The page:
Monsters of the mind once again become real: The person with BPD projects the contents of their own mind out onto the world. At the extreme end is the flashback, a nightmare visions experienced in broad daylight. However more subtle states also abound; individuals using psychic equivalence will assume if it’s true for them, it must be true for everyone else. Feelings become facts, and observable outcomes become more important than unseen causes.
Like in childhood, psychic equivalence is terrifying. To cope, those with BPD will revert to pretend mode, playing with mental-states as concepts rather than full-bodied realities; the inner and outer-world no longer match. It’s thought while psychic equivalence predominates in times of crisis, pretend mode is the default setting in daily life and for those with personality disorder a shield against unbearable pain.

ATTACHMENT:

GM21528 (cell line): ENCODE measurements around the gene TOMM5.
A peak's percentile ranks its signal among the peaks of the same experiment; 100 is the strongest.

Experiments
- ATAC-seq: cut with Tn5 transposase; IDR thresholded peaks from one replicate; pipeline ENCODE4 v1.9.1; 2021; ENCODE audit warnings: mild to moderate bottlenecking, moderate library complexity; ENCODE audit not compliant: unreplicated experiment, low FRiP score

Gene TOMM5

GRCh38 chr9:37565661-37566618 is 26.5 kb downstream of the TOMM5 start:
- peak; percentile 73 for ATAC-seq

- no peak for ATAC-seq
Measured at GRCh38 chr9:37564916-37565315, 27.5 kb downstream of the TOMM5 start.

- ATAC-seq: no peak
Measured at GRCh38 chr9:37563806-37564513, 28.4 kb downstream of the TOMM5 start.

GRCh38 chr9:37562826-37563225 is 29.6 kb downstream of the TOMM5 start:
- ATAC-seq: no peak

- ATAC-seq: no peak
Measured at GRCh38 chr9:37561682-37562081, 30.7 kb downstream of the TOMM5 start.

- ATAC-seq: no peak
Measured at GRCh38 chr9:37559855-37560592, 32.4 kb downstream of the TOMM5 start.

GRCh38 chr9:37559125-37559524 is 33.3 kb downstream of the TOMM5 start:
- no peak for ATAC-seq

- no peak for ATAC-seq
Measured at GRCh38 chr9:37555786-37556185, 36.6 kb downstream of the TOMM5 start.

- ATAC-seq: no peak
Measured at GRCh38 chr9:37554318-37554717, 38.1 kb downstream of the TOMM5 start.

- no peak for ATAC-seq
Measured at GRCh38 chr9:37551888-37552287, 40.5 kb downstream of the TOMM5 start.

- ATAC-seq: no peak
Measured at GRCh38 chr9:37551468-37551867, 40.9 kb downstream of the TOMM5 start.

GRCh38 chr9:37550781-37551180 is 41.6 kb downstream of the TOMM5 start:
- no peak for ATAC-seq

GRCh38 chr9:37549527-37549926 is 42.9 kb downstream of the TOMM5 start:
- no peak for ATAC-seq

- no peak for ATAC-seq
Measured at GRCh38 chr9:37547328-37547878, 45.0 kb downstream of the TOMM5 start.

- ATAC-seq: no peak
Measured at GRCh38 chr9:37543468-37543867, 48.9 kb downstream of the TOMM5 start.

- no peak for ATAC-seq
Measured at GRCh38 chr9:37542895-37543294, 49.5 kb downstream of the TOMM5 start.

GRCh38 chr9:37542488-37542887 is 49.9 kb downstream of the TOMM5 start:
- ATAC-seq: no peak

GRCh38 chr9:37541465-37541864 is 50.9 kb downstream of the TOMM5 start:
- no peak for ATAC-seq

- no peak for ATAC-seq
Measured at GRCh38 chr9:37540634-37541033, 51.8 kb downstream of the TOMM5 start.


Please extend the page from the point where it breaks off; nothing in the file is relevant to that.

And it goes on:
A bridge to nowhere
- An individual who can talk about despair, distress, pain and suffering with a smile, and flat unassuming voice.
- The patient who undergoes years of psychotherapy, talking extensively about out of control emotions and behaviours, but never seems to overcome them.
- The service-user who acts as if the acts of self-harm are not harmless, or otherwise good because it it helps numb pain.